Make a note of this API key, and make sure to also insert it into your existing Lambda code as the ‘key’ value.

With the API key obtained, next go to the ‘Integrations’ tab. This is where we can easily establish certain endpoints for messages published into our Ably Broker, such as our Lambda function.

On this page, select ‘New integration rule’,  ‘Webhook’, then ‘Webhook’ again. On this setup page, paste in the URL generated for your Function URL, and set the Channel FIlter to ‘chat:from-clients.

After creating this Rule, any messages which go into the chat:from-clients channel will be sent on to our new Lambda.

Creating the client-side chat app

Now we need a chat app for our users to use. We will run this locally to keep it simple. We’ll make it an Express server, with a single page for our users to chat on.

Create a new folder for this app locally, and run `npm init` inside it. Call it whatever you want, and set the entry point to ‘server.js’.

Next, run npm install ably express dotenv to get both Ably and Express available.

We’re using dotenv to allow us to use a .env file to hold our API key. Create a ‘.env’ file in the base of the directory, and add API_KEY=YOUR_ABLY_API_KEY, replacing YOUR_ABLY_API_KEY with your Ably API key.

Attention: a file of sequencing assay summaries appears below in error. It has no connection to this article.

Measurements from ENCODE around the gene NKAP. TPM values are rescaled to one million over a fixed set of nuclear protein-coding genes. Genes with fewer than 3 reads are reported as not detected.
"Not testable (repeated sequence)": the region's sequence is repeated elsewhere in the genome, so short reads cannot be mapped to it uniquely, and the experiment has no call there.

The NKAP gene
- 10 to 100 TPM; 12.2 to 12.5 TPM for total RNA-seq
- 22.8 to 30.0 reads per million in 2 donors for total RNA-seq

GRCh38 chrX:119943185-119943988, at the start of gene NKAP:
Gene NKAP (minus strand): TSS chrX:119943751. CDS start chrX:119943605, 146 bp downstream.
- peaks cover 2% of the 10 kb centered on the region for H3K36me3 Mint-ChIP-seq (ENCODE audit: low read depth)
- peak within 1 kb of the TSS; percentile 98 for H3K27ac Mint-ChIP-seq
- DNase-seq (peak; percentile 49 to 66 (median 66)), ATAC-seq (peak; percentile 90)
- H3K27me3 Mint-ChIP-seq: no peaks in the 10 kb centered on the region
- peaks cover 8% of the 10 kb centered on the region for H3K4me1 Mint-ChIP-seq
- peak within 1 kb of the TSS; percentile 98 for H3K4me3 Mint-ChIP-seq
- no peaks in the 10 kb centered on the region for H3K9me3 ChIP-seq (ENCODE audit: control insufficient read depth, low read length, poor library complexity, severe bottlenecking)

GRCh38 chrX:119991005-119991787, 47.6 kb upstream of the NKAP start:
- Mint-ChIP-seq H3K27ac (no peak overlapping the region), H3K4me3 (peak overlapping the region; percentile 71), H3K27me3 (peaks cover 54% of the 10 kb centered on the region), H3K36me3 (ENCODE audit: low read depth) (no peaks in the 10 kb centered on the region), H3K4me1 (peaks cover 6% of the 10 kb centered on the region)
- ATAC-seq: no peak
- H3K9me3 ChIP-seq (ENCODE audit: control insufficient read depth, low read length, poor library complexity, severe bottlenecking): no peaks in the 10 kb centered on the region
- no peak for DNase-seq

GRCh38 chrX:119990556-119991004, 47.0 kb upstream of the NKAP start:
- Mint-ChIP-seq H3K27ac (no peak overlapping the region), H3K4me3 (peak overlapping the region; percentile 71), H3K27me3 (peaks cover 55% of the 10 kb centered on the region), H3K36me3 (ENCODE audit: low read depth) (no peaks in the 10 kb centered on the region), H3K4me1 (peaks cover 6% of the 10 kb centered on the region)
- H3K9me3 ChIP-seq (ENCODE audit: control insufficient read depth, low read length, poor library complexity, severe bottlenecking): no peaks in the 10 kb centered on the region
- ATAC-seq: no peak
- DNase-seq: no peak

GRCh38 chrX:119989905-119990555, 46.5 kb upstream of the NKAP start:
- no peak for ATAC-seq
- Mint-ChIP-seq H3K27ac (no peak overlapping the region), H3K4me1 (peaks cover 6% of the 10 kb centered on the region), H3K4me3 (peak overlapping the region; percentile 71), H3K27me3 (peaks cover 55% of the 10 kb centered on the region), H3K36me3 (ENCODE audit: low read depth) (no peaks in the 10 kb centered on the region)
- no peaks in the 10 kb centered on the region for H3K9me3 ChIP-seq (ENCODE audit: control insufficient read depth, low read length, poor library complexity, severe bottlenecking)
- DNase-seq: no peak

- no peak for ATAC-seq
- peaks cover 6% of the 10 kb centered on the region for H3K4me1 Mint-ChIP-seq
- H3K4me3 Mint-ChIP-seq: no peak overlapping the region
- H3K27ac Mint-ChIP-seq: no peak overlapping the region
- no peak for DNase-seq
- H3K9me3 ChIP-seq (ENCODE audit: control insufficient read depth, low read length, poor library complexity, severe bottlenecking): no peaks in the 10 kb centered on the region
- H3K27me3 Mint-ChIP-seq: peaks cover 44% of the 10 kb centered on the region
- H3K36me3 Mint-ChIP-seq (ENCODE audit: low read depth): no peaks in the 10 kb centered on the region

Create the server.js file at the base of your directory, and fill it with the following:

const Ably = require("ably");
const express = require("express");
const app = express();


// Ably
const FROM_CLIENT_CHANNEL_NAME = "chat:from-clients";
const TO_CLIENT_CHANNEL_NAME = "chat:to-clients";

const API_KEY = process.env.ABLY_API_KEY;

// Use Ably to listen and send updates to users
const realtime = new Ably.Realtime({ key: API_KEY });

/* Express */
const port = 3000;

/* Server */

// Issue token requests to clients sending a request to the /auth endpoint
app.get("/auth", async (req, res) => {
  let tokenParams = {
    capability: {},
    clientId: uuidv4()
  tokenParams.capability[`${FROM_CLIENT_CHANNEL_NAME}`] = ["publish"];
  tokenParams.capability[`${TO_CLIENT_CHANNEL_NAME}`] = ["subscribe"];

  console.log("Sending signed token request:", JSON.stringify(tokenParams));